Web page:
An August report from the Center on Addiction and Substance Abuse (CASA) announced that 80 percent of America's high school students and 44 percent of its middle schoolers "attend drug-infested schools." CASA President Joseph Califano described these schools as "marijuana marts and pill palaces" where "school days have become school daze" and "drug use, sale and possession" are "part of the fabric"—"as much a part of the curriculum as math or English."
Which was perfectly accurate, assuming that math instruction is limited to a single equation and English consists of reading one sentence from The Great Gatsby. According to CASA's definition, a single student observing a single joint or a single flask is enough to make an entire school "drug-infested." If a student participating in CASA's National Survey of American Attitudes on Substance Abuse said he "personally witnessed illegal drug use, illegal drug dealing, illegal drug possession, students drunk and/or students high on [school] grounds," his school was deemed "drug-infested."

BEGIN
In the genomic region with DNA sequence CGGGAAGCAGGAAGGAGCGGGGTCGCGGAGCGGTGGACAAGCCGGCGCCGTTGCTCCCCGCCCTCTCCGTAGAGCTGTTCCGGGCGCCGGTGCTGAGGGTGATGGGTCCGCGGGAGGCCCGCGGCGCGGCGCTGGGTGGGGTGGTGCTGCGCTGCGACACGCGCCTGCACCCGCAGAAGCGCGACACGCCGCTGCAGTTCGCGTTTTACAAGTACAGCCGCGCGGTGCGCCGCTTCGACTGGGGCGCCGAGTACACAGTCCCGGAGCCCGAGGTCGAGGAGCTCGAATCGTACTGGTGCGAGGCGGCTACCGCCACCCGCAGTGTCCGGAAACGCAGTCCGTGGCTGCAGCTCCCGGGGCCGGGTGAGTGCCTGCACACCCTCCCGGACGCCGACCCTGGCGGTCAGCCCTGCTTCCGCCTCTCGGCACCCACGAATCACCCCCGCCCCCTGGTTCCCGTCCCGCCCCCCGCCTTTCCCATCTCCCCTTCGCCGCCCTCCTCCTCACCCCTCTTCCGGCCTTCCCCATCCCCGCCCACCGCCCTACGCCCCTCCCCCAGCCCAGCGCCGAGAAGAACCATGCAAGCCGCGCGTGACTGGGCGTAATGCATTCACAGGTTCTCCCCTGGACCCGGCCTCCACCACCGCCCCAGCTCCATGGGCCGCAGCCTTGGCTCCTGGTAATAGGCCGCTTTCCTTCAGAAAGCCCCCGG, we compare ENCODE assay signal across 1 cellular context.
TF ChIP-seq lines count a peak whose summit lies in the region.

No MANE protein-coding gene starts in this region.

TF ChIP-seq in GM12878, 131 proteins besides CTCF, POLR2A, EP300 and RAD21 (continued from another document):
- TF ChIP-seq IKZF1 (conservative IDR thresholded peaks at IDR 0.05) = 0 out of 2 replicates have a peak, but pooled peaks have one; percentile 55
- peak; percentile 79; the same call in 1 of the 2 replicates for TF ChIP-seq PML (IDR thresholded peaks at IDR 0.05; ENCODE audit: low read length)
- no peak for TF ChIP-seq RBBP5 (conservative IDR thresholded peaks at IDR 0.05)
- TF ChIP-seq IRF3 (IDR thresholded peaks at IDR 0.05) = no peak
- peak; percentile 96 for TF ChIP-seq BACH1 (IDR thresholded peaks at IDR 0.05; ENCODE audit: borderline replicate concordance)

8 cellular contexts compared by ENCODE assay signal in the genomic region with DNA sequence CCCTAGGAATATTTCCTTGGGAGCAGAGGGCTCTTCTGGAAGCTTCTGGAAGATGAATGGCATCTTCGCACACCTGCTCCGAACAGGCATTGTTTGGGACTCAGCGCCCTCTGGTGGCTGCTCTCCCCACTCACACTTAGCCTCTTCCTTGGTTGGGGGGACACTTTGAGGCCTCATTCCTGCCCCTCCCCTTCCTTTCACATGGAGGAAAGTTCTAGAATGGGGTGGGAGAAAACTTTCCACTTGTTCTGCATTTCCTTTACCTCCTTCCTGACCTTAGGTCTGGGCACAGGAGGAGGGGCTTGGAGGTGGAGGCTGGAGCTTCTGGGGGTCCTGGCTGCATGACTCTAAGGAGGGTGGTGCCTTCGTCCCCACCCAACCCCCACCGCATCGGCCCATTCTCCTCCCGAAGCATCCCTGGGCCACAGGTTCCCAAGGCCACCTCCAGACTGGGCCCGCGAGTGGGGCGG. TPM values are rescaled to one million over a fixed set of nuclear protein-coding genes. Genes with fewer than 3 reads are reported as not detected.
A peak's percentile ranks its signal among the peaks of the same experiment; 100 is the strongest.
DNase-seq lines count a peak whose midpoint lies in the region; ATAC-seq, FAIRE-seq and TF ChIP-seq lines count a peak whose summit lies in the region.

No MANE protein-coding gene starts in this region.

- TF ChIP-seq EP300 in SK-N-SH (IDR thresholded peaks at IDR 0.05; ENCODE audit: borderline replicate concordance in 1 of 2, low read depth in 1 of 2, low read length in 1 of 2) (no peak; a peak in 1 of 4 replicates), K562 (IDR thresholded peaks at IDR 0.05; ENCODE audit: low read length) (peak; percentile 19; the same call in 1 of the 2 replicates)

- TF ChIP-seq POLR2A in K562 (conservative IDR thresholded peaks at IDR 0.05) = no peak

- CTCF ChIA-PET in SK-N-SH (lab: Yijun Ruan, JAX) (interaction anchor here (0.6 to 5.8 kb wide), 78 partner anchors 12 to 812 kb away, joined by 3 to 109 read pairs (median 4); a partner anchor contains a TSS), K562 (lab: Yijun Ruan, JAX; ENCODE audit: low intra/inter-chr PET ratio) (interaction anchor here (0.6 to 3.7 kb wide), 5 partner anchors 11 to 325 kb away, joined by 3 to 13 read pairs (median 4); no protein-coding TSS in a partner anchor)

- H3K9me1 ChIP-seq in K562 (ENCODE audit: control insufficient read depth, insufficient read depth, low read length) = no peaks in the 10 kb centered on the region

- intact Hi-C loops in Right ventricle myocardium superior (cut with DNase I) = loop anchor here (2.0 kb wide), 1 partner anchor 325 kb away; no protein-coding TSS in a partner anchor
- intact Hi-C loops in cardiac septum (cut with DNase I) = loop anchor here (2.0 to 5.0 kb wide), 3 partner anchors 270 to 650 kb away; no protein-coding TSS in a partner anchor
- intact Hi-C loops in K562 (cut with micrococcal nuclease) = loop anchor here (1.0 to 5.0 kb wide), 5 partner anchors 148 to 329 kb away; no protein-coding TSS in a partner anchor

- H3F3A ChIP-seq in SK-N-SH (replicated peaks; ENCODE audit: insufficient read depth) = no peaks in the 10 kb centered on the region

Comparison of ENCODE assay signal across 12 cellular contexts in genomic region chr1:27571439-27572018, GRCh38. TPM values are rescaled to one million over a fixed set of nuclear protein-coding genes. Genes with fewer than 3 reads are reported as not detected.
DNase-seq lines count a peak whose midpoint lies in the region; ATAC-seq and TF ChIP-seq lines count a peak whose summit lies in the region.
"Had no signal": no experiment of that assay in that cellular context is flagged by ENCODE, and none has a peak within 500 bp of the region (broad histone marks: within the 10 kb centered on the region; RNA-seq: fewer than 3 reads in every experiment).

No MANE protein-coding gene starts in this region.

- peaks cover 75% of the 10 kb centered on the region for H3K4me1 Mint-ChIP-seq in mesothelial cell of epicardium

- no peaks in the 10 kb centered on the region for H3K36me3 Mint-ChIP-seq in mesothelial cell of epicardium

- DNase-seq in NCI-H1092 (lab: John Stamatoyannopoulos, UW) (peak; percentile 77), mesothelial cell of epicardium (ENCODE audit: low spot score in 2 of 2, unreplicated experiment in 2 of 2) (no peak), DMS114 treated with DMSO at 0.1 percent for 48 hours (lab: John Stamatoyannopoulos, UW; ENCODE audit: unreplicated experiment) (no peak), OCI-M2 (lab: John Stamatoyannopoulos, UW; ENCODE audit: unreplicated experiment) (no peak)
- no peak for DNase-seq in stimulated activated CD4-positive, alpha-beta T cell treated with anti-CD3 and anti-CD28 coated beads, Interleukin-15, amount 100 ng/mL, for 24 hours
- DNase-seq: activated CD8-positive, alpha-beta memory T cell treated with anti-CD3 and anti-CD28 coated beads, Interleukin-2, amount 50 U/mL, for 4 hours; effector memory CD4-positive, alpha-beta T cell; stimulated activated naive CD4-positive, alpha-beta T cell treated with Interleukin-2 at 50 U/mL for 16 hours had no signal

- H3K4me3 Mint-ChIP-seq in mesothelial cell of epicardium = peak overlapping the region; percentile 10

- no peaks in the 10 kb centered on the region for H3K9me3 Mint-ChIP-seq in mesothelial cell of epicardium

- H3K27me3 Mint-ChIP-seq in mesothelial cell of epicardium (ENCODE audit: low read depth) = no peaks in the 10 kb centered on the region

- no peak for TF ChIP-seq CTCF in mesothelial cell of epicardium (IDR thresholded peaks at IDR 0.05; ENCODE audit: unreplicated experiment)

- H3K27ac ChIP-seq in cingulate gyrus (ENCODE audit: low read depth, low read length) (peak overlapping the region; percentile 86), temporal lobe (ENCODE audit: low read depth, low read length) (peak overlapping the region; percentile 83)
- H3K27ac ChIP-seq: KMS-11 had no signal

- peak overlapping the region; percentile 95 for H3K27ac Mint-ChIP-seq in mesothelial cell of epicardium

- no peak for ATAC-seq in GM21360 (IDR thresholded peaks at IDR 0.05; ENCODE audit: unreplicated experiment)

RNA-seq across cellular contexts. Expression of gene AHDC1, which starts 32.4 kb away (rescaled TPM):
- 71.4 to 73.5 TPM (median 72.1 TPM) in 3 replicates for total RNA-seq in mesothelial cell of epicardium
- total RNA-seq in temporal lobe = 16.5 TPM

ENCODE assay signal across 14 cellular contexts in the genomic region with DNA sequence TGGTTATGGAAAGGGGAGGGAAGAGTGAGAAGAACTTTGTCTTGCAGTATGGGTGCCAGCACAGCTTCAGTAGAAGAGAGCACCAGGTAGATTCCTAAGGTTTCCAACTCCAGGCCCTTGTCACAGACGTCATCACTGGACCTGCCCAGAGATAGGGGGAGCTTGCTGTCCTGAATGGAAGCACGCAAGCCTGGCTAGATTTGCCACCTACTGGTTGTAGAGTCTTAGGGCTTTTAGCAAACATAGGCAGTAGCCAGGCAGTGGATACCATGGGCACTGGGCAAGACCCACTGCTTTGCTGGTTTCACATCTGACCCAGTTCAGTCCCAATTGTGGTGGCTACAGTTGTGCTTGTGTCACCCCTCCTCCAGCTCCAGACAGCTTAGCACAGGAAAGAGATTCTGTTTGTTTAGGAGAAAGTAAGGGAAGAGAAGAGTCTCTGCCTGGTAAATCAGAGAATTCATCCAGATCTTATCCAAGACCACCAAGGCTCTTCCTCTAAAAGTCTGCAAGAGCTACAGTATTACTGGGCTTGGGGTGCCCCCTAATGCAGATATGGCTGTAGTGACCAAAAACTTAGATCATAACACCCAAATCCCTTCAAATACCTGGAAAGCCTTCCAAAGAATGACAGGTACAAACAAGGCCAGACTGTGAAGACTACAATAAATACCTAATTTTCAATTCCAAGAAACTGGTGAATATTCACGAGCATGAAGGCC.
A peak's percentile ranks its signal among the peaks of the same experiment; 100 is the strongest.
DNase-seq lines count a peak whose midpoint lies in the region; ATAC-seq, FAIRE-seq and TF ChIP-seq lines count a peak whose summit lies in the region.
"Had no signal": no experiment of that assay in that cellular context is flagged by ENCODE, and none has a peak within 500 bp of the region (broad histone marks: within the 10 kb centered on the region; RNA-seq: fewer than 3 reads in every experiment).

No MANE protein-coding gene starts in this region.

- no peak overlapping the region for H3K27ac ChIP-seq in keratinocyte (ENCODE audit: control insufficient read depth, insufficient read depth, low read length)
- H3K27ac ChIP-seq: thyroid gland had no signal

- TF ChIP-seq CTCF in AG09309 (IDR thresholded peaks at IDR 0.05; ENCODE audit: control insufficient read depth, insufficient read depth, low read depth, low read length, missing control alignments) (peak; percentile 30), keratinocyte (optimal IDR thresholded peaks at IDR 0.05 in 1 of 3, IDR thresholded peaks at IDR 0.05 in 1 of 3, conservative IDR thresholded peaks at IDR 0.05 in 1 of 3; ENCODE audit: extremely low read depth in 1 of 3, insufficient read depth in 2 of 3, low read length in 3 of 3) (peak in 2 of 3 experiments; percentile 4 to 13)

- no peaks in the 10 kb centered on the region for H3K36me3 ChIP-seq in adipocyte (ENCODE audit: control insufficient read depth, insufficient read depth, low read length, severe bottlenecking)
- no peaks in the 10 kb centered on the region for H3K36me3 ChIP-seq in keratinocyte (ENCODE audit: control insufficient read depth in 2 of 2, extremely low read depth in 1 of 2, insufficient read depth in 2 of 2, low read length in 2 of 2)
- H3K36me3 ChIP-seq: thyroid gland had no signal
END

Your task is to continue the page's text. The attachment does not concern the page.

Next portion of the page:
Given how broad the definition was, it's surprising only 80 percent of high schools qualified. Then again, since a school was considered "drug-free" if a student said he hadn't noticed any drugs, a large enough sample might show that every school in America is both "drug-infested" and "drug-free," depending on whom you ask.
CASA warned that students attending "drug-infested" schools were more likely to use drugs than students attending "drug-free" schools. In other words, students who said they had witnessed drug use were more likely to be drug users than students who said they hadn't. Maybe that's because students are helpless victims of peer pressure who blindly copy the drug use they see. Or it could be that students who use drugs tend to hang out with other drug users.